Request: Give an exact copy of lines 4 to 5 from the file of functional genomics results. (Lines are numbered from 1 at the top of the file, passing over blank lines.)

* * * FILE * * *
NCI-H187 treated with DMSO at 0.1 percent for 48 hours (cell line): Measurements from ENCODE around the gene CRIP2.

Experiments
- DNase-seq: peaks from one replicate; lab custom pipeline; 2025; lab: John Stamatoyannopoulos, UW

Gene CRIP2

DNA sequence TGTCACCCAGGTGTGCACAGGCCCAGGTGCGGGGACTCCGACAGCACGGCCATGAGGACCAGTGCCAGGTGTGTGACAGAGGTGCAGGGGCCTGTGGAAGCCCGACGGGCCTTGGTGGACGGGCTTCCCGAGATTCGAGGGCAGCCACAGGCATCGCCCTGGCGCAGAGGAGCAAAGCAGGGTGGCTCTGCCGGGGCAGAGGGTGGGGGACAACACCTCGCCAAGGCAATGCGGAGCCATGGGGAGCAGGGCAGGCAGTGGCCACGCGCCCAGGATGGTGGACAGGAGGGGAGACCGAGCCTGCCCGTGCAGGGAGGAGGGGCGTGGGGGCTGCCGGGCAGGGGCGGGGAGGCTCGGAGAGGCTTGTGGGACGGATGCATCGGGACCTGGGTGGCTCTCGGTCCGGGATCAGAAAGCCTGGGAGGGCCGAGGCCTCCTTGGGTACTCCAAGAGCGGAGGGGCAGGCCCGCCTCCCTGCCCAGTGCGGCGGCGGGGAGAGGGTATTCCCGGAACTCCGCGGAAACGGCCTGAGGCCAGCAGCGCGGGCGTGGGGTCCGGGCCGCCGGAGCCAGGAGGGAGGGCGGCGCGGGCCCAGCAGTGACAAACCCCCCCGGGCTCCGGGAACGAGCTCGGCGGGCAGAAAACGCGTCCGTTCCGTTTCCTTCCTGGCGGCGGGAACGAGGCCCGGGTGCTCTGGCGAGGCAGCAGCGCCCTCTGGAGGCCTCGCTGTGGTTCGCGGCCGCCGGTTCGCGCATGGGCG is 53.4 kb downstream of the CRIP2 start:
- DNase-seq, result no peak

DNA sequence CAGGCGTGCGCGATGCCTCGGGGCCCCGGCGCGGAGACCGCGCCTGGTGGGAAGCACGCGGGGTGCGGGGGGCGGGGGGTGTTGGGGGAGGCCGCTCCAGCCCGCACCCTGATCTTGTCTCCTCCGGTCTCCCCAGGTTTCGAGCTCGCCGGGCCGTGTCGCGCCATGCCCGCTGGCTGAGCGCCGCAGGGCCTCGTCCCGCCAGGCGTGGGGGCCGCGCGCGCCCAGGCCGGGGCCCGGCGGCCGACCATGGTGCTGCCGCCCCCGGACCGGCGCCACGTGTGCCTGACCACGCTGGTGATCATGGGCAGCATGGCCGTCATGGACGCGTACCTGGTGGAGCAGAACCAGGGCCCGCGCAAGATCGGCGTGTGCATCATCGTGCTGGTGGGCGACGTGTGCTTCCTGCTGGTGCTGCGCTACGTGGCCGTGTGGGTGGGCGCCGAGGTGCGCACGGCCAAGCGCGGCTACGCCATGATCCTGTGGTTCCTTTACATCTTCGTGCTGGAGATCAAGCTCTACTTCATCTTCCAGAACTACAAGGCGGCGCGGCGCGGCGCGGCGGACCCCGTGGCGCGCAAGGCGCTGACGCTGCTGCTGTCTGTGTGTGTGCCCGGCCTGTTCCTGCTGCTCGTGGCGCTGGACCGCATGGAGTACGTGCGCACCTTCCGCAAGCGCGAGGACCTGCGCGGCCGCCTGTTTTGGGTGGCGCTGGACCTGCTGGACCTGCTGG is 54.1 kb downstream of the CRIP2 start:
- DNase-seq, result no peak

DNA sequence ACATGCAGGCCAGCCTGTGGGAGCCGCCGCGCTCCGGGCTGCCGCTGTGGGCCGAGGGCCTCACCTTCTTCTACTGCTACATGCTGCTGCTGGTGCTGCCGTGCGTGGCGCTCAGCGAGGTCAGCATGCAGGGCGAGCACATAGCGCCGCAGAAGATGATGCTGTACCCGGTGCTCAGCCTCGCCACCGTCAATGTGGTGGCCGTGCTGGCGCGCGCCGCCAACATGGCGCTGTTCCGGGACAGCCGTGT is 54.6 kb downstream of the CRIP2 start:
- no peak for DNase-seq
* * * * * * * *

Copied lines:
Gene CRIP2

DNA sequence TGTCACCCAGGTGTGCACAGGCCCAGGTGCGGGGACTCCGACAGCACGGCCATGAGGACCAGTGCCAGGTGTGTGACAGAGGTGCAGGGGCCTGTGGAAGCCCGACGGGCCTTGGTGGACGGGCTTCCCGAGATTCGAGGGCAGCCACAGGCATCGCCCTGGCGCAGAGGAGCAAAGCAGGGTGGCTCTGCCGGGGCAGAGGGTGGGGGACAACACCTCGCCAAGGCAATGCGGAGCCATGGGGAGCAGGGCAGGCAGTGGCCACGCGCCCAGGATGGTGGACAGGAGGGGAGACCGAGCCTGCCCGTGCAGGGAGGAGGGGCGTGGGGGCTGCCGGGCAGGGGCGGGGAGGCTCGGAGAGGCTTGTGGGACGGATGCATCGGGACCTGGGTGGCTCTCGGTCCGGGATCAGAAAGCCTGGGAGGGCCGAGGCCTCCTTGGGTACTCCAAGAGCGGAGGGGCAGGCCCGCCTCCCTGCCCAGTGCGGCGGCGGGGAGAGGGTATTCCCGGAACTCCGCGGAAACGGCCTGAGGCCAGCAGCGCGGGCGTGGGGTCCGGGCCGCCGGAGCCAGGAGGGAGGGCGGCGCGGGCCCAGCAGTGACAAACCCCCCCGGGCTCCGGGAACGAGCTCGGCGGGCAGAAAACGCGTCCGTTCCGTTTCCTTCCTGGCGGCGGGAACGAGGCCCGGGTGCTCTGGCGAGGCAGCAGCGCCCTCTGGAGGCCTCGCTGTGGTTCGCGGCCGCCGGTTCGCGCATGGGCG is 53.4 kb downstream of the CRIP2 start: